Featured Community: Amatsiko – HOPE. Helping Orphans And Vulnerable People Through Empowerment
“Thank you for the overwhelming and breathtaking message”. Tears welled up in my eyes as I read the words in the Facebook chat message on my iPhone, from an individual more than 10,000 miles away, whom I had never even seen in a picture or spoken to before in my life, prior to that evening. The extreme feeling of gratitude that was expressed to me in those few words and throughout the rest of the message that followed was nothing other than what had to have come from an absolute unconditional love that knew no bounds and had only the highest regard for any and all life on this planet. It was as if I could feel the vibration sweeping over my body, telling me “This is it! This is why you are here!”
It seemed like a simple enough gesture for me to do. Writing an article about things like this is what I am passionate about and enjoy, and it’s my current method of contribution to help bring about a moneyless society and resource based economy. I had been planning on writing articles about communities and giving updates on them and this one in particular seemed to touch my heart, so I didn’t even think twice about offering for it to be my first. But upon the message I received back from Alex Atuheire, who coordinates efforts for the children in Amatsiko, I realized it was more than just an article. It was reaching out to other people. It was offering help. And even though I didn’t have any money to donate, I could do something that didn’t cost me anything at all, other than a bit of my time. And still help them.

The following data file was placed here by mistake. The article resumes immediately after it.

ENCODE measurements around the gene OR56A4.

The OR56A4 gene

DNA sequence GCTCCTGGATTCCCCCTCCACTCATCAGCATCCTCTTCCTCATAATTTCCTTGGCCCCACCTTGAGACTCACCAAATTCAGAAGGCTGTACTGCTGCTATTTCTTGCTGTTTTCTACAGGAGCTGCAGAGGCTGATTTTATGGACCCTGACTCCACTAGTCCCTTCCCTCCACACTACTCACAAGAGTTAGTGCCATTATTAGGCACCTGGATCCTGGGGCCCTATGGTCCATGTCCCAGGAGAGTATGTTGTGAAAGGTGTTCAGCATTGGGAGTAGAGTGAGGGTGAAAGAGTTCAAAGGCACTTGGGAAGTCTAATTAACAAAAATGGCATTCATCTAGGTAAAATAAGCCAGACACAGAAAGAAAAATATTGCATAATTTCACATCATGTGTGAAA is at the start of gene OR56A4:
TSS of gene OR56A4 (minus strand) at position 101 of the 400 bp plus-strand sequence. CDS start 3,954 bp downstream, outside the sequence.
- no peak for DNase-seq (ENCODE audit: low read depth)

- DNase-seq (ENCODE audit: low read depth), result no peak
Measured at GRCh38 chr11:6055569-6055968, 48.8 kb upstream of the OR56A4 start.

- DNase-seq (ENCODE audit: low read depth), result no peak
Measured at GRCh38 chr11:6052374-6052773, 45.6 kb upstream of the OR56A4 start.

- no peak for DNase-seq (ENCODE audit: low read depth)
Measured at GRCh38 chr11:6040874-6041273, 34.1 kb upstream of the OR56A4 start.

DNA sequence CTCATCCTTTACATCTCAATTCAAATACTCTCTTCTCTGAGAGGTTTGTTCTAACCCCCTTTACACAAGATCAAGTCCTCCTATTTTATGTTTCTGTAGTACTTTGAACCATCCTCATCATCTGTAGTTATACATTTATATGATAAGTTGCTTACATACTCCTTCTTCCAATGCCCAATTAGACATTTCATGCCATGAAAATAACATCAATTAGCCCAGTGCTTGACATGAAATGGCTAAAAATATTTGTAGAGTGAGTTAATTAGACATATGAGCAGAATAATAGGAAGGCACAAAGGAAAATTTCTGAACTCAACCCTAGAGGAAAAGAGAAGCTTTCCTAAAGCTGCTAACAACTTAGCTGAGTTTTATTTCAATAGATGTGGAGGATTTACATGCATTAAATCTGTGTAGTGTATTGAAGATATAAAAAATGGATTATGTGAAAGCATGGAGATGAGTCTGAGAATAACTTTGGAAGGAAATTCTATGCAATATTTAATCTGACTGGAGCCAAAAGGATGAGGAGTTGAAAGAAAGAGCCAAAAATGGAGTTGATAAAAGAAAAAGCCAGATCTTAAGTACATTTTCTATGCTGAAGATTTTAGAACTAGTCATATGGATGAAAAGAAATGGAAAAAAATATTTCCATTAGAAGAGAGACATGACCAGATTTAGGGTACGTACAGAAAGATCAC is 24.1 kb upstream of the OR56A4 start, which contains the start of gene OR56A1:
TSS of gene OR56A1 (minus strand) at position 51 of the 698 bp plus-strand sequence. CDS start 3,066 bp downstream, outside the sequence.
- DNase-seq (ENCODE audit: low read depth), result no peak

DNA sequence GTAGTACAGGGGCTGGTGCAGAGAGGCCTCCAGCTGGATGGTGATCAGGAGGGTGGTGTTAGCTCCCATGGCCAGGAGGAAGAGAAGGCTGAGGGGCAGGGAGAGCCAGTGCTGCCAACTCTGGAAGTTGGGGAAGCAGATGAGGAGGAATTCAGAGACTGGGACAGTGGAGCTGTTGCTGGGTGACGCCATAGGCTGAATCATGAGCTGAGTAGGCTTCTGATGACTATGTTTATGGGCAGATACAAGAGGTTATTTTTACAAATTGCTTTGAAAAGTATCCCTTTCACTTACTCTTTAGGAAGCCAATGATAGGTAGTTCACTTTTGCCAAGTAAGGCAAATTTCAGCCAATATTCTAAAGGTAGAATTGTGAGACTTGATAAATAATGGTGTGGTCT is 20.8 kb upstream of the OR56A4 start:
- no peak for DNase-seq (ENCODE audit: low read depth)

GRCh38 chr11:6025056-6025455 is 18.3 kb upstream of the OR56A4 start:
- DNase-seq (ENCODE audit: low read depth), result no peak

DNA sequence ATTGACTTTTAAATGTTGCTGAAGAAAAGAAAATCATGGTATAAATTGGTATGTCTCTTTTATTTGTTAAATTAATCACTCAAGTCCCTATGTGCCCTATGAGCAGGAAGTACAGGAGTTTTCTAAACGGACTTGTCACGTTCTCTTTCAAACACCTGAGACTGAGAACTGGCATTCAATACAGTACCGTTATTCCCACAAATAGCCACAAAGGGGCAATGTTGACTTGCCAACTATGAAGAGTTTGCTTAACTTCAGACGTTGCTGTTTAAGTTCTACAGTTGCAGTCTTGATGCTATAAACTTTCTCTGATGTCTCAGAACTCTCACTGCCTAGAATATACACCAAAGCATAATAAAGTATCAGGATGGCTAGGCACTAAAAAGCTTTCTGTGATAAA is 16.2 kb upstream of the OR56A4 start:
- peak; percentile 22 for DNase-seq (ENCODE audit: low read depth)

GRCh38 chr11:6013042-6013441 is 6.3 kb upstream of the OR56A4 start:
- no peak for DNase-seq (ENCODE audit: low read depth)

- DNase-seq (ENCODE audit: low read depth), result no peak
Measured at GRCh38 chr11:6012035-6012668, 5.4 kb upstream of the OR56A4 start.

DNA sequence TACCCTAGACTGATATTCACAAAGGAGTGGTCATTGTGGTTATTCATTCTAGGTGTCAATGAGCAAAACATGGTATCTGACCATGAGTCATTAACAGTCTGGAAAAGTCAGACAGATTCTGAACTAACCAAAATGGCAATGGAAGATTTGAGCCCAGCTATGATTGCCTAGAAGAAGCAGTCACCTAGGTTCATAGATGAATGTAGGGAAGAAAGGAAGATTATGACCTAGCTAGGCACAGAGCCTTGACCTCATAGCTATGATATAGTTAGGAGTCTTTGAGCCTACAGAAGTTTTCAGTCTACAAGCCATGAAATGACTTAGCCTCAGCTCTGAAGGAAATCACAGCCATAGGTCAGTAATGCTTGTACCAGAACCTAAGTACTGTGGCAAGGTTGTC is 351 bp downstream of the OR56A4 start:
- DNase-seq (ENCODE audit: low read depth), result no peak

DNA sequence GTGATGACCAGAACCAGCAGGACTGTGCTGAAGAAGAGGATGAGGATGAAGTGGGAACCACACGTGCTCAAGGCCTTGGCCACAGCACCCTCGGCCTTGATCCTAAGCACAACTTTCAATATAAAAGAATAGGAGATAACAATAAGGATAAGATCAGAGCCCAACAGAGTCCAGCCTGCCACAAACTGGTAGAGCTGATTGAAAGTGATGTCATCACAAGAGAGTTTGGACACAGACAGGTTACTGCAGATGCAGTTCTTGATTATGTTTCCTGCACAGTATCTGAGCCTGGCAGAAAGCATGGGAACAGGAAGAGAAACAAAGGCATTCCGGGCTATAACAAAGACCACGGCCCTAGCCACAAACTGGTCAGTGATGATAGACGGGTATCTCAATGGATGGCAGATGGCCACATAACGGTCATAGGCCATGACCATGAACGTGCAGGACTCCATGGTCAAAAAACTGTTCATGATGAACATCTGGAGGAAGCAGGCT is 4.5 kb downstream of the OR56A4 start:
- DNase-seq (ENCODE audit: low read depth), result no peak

Who is Amatsiko and what are they doing?
Amatsiko is an organization that primarily focuses on making a difference in the world by responding to the needs of children in the area surrounding Lake Bunyoni, in the Kabale district, in southwestern Uganda. While the area is lush and green and may appear like a little piece of paradise to us, in recent times many children living in the area have lost their parents to HIV/AIDS after the virus was brought there by a Ugandan railway construction worker several years ago.
Not only is the Kabale district the recently added thirteenth high-risk area in the country for the HIV/AIDS virus, with an infection rate of 12% compared to the national average of 6%, but among the poverty-stricken villages there are also many children that have been born to teenage mothers and have been abandoned, children who have HIV/AIDS themselves, children simply living on the streets, and yet even other children born by mothers with mental disabilities, which is actually a situation that is rampant in the Kabale District.
Often, the lack of resources in the area denies these children any sort of even basic education, which could give them a foothold in modern society and help them to lift their communities out of the poverty and suffering they are currently experiencing. And not that much is needed, either. Things like electricity, clean water & good food, pillows, blankets, books, maybe even a few computers, etc… Things that most of us reading this take for granted. These things make a HUGE difference in the lives of people that are living without them.